As one who suggested that the Prime Minister should gather in his Cabinet Members of various parties, I was bitterly disappointed by their treatment of this Bill and by their speeches. They show that they have not hitherto realised what the country wants. The country does not want a mere Coalition Government of two sides bargaining about a Bill like this and considering themselves as representing two parties. I am sure the House will feel greatly disappointed to hear that point of view put forward again to-day. We hoped that nothing of that kind would have taken place. It ignores entirely the position of the Labour party. All through the discussions on the Bill in this House there has never been a recognition of anything else but that there were two parties from the two Front Benches who formed the Coalition. That is not true. Three Members were taken from the Labour Benches, and an offer was made to the Nationalist Member opposite. Why should we consider that this Parliament Bill is a matter of bargaining and compromise between only two political parties? I do not wish, at this stage, to introduce an apple of discord. I mention it so that we may not run the same risk in future. We have run, as we have seen, a very great risk of being split up into sections in this House, not because of anything Members were doing or because of anything demanded by the country, but because the Cabinet could not agree. They were postponing the matter week after week, because they could not agree upon the exact terms of the measure before the House. I venture to warn them. It may be that on this occasion they will not take my warning. They did not do so before. It may be that I shall prove just as true a prophet as I was before. I venture to suggest that when any democratic House like this deliberately legislates for its own continuance and practically decides that it will not go out of office by the mere effluxion of time, but has the power in itself to prolong its life, the only effect will be, when the shadow of dissolution is taken from it, that Members in all part's of the House will exercise greater freedom. I am not suggesting that I shall —probably I shall. I am perfectly certain that cautious observers will see the effect upon this House I warn the Government that in passing this measure they must keep it in mind that their own future is not secure. They cannot be as secure if this measure is put on the Statute Book as they have been in the past. They can be secure by a vigorous prosecution of the War, which is a subject into which I cannot enter now; but if they fall slack, as I hope they will not, I feel sure that the direct result of enacting this legislation will be a greater freedom of criticism, a greater freedom of organisation and of combination among men in all parties, and the development of the formation of groups which has already occurred, and therefore the weakening of any appeals to us on Party grounds. By passing this measure, they can only appeal to us on patriotic and national grounds, and not on Party grounds. I think the lesson will have been fruitful.


Having moved the rejection of this Bill on the Second Reading, I feel that I ought not to allow this stage to pass without reiterating my protest. I know that in the action I took I was not supported by the general opinion of the House. Nevertheless, I felt it was my duty to make my protest. I was a voice crying in the wilderness. [HON. MEMBERS: "No, no!"] I was almost alone in the view I took, but before now minorities —even very small minorities—have been proved to be right, and, judging not by the feeling in the House, but by the feeling which I know exists, and the growing feeling which exists, in the country, I am persuaded the time will come when it will be recognised that the protest was a proper one to make, and that in extending its own life by its own action, this Parliament took a course fraught with grave dangers to the State and to the authority of Parliament itself. I can only hope that, as the House has supported the Government, the Government will rise to the height of the occasion by showing greater foresight and energy in the conduct of the War. That would enable even me to rejoice that it had this opportunity in its further tenure of power. But I am bound to give notice that, in the event of a further extension of this present Parliament being proposed under similar circumstances at the end of the eight months' term, I shall again renew my protest, with a confident hope of at any rate getting more support. I regret, perhaps more than anything else in this connection, that the Government have not made any provision in this Bill for the preparation of a new Parliamentary Register. I recognise the immense difficulty of doing so. I admit the force of what was said so well by the President of the Local Government Board two days ago, but in spite of all the difficulties, it seems to me that the thing ought to be done. No Government can guarantee us that we shall not be forced to fight a General Election in the course of the present War. If we should be obliged to do so, is it not better that we should have a new Register, however imperfect, than a stale Register? Is it not better that we should make some attempt to enable the country to record its voice and indicate its real wishes? I will again appeal to the Government to take what steps they can, during the few months allocated to them, to put us in the position of being able to ascertain the opinion of the country on the basis of a new and up-to-date Parliamentary Register. I cannot add anything more. I am in a minority, a very small minority. I await with confidence the day when the opinion of the House and the country will be with me.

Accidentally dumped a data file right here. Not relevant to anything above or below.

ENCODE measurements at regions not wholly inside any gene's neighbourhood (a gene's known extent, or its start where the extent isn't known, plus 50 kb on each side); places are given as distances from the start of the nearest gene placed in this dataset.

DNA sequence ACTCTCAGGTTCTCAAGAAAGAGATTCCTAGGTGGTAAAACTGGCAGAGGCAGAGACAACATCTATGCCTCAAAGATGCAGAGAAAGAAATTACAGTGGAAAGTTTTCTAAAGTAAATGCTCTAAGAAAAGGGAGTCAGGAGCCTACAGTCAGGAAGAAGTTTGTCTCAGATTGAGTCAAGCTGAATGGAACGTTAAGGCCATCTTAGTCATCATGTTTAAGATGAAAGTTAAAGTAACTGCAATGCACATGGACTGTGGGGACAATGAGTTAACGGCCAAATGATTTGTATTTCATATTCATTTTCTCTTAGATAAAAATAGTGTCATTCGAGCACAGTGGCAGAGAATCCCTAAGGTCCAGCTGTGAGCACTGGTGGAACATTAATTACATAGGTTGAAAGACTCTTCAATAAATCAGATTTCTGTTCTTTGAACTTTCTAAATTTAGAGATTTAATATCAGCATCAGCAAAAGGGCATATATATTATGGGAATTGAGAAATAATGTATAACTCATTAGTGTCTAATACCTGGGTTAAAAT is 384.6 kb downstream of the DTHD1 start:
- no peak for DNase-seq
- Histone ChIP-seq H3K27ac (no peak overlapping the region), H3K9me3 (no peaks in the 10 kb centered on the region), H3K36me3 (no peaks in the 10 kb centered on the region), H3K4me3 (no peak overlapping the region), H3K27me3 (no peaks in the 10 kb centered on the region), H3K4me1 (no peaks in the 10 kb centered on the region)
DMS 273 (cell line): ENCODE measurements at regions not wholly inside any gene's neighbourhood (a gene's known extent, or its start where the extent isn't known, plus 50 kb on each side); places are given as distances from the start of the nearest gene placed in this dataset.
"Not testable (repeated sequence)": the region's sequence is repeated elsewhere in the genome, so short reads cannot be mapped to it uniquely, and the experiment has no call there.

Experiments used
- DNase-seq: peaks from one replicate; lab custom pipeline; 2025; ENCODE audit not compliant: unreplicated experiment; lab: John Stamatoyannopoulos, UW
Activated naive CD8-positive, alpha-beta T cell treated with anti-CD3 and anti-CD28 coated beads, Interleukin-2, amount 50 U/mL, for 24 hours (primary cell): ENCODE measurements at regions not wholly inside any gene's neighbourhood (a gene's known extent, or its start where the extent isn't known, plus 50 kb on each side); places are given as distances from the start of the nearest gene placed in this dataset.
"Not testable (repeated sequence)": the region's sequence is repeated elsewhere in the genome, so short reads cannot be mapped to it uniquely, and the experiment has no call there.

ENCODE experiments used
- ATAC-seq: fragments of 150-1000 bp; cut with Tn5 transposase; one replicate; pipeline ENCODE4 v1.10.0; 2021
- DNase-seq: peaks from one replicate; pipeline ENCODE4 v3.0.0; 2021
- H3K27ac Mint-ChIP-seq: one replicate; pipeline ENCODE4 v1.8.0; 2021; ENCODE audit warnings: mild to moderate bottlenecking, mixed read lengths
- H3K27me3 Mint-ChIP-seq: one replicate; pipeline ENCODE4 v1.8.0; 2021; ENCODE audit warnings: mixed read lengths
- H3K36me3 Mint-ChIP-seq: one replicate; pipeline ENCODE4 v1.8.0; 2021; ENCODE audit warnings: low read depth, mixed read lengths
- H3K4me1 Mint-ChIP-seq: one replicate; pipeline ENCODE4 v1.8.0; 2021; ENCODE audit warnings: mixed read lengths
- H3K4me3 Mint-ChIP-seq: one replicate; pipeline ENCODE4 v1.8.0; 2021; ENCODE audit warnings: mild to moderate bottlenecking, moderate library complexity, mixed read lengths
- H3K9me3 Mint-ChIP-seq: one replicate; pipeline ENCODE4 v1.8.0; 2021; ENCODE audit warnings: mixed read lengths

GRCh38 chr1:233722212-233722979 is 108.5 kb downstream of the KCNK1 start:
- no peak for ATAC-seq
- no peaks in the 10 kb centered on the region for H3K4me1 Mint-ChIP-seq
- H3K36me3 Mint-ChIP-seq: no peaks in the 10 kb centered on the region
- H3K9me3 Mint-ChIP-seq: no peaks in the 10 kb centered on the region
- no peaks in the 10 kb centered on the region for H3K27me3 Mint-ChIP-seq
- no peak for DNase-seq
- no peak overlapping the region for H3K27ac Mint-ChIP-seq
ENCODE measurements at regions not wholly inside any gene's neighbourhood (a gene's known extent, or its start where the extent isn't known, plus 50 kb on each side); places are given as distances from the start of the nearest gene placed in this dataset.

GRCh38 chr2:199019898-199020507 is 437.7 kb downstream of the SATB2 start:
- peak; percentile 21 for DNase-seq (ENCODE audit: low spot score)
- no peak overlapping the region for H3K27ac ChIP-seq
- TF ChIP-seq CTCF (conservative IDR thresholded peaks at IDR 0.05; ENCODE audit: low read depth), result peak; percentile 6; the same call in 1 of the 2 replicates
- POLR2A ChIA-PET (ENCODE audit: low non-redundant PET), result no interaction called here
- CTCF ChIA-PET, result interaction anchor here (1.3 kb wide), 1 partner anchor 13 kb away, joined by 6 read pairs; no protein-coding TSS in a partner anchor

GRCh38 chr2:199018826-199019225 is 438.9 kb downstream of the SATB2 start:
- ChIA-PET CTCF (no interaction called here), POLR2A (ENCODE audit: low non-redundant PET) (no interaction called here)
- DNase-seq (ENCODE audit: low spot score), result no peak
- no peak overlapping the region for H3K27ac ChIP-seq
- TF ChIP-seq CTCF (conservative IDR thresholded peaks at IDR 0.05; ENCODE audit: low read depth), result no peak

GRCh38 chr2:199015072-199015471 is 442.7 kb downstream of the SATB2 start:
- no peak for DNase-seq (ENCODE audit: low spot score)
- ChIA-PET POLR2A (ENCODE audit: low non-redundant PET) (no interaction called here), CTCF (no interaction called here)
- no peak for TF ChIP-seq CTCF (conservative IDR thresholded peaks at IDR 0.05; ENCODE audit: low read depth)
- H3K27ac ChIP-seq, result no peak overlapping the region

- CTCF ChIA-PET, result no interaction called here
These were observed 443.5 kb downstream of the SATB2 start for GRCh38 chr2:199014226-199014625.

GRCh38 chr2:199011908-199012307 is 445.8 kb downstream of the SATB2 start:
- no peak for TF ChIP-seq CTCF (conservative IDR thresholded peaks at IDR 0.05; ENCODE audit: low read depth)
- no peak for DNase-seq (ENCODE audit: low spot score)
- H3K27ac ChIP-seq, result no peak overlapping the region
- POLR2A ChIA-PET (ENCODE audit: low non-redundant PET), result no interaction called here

Question, "That the Bill be now read the third time," put, and agreed to.

Bill read the third time, and passed.